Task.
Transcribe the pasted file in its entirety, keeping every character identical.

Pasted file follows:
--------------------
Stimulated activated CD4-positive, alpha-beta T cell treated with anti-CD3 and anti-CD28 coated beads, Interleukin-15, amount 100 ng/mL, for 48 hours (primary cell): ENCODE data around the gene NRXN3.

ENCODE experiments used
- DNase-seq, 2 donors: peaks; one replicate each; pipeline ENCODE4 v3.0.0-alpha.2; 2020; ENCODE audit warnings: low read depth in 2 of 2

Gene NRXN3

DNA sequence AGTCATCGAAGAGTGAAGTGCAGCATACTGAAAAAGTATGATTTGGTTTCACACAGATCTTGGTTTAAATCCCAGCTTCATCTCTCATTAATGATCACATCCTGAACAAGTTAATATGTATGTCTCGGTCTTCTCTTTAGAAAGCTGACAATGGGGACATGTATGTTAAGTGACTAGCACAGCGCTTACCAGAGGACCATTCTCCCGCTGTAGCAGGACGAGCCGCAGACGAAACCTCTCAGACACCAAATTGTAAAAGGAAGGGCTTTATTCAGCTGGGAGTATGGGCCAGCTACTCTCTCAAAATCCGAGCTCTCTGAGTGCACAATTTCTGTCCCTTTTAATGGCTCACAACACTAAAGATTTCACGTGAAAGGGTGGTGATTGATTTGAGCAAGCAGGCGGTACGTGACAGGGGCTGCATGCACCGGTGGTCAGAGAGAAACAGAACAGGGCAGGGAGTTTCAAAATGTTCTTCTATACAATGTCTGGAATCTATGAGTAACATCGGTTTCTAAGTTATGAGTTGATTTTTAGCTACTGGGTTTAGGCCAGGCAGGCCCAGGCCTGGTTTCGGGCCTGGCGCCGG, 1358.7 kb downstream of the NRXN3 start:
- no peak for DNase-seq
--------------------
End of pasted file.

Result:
Stimulated activated CD4-positive, alpha-beta T cell treated with anti-CD3 and anti-CD28 coated beads, Interleukin-15, amount 100 ng/mL, for 48 hours (primary cell): ENCODE data around the gene NRXN3.

ENCODE experiments used
- DNase-seq, 2 donors: peaks; one replicate each; pipeline ENCODE4 v3.0.0-alpha.2; 2020; ENCODE audit warnings: low read depth in 2 of 2

Gene NRXN3

DNA sequence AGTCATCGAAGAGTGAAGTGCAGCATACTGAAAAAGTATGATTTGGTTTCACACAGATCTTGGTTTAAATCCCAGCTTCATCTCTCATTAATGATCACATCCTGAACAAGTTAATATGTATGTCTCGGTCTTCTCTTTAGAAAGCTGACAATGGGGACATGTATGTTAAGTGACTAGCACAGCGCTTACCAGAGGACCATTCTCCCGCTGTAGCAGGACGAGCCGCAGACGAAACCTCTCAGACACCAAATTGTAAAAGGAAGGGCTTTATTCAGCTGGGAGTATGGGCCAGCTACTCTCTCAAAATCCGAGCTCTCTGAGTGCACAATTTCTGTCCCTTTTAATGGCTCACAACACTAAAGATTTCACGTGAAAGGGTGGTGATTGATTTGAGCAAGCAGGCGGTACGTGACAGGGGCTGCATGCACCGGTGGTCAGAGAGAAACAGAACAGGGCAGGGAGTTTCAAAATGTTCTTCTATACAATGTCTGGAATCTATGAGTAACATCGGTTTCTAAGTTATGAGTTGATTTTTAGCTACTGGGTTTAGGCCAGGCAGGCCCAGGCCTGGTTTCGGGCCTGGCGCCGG, 1358.7 kb downstream of the NRXN3 start:
- no peak for DNase-seq